Moores must go. He should never have been brought back to fail again

The England coach leaves players to find solutions - which makes you wonder where he adds value, says Ian Herbert
War with Isis: Fears that the looming battle for Mosul will unleash 'a million refugees'

The battle for Mosul will unleash 'a million refugees'

Aid agencies prepare for vast exodus following planned Iraqi offensive against the Isis-held city, reports Patrick Cockburn
Yvette Cooper: We can't lose the election. There's too much on the line

Yvette Cooper: We can't lose the election. There's too much on the line

The shadow Home Secretary on fighting radical Islam, protecting children, and why anyone in Labour who's thinking beyond May must 'sort themselves out'
A bad week for the Greens: Leader Natalie Bennett's 'car crash' radio interview is followed by Brighton council's failure to set a budget due to infighting

It's not easy being Green

After a bad week in which its leader had a public meltdown and its only city council couldn't agree on a budget vote, what next for the alternative party? It's over to Caroline Lucas to find out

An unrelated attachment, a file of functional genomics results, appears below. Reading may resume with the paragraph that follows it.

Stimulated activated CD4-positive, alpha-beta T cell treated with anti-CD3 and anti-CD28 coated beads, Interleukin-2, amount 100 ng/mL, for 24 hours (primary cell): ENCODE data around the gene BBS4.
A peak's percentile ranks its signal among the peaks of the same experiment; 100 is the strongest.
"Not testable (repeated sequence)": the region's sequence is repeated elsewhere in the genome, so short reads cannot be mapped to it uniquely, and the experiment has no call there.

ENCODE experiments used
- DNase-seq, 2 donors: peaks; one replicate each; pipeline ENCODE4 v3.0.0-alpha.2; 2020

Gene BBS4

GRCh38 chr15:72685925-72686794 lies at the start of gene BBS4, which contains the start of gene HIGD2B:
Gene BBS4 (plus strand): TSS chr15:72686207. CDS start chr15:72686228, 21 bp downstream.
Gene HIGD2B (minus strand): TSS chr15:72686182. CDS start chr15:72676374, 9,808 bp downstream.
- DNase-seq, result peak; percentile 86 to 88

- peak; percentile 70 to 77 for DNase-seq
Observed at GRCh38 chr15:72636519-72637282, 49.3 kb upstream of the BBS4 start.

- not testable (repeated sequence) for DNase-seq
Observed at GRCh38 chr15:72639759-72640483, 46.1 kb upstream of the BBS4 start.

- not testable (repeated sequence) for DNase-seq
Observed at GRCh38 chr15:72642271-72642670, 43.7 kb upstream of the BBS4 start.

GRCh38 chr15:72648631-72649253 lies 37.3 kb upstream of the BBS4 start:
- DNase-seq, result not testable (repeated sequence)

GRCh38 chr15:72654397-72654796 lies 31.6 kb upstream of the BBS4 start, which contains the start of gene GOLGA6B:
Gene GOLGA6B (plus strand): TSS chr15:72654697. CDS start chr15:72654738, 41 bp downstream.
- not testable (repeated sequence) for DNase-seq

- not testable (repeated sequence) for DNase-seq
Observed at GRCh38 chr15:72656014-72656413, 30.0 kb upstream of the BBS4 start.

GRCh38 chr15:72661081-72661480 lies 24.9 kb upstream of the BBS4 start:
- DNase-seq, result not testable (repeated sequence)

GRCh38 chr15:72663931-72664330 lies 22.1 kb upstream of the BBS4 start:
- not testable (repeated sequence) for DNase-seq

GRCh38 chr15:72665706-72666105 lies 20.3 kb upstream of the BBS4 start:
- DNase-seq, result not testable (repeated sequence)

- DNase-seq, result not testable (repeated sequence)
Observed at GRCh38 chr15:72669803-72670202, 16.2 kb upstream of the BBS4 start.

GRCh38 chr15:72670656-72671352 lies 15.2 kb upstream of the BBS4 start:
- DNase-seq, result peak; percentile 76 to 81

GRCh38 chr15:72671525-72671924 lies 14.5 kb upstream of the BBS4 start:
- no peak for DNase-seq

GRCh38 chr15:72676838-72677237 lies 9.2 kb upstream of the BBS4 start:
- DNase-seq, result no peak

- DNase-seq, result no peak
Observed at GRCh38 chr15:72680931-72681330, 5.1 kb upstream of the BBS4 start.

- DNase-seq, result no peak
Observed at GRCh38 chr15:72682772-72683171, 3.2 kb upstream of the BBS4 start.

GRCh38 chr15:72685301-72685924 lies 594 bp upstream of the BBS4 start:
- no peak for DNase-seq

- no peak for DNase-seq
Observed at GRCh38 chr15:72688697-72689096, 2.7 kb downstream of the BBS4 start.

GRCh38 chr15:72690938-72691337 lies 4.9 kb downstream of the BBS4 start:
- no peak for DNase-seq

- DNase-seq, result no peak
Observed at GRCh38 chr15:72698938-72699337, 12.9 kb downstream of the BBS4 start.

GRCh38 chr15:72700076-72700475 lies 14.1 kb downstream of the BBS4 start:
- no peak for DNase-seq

Gorillas nearly missed: BBC producers didn't want to broadcast Sir David Attenborough's famed Rwandan encounter

Gorillas nearly missed

BBC producers didn't want to broadcast Sir David Attenborough's famed Rwandan encounter
Downton Abbey effect sees impoverished Italian nobles inspired to open their doors to paying guests for up to €650 a night

The Downton Abbey effect

Impoverished Italian nobles are opening their doors to paying guests, inspired by the TV drama
China's wild panda numbers have increased by 17% since 2003, new census reveals

China's wild panda numbers on the up

New census reveals 17% since 2003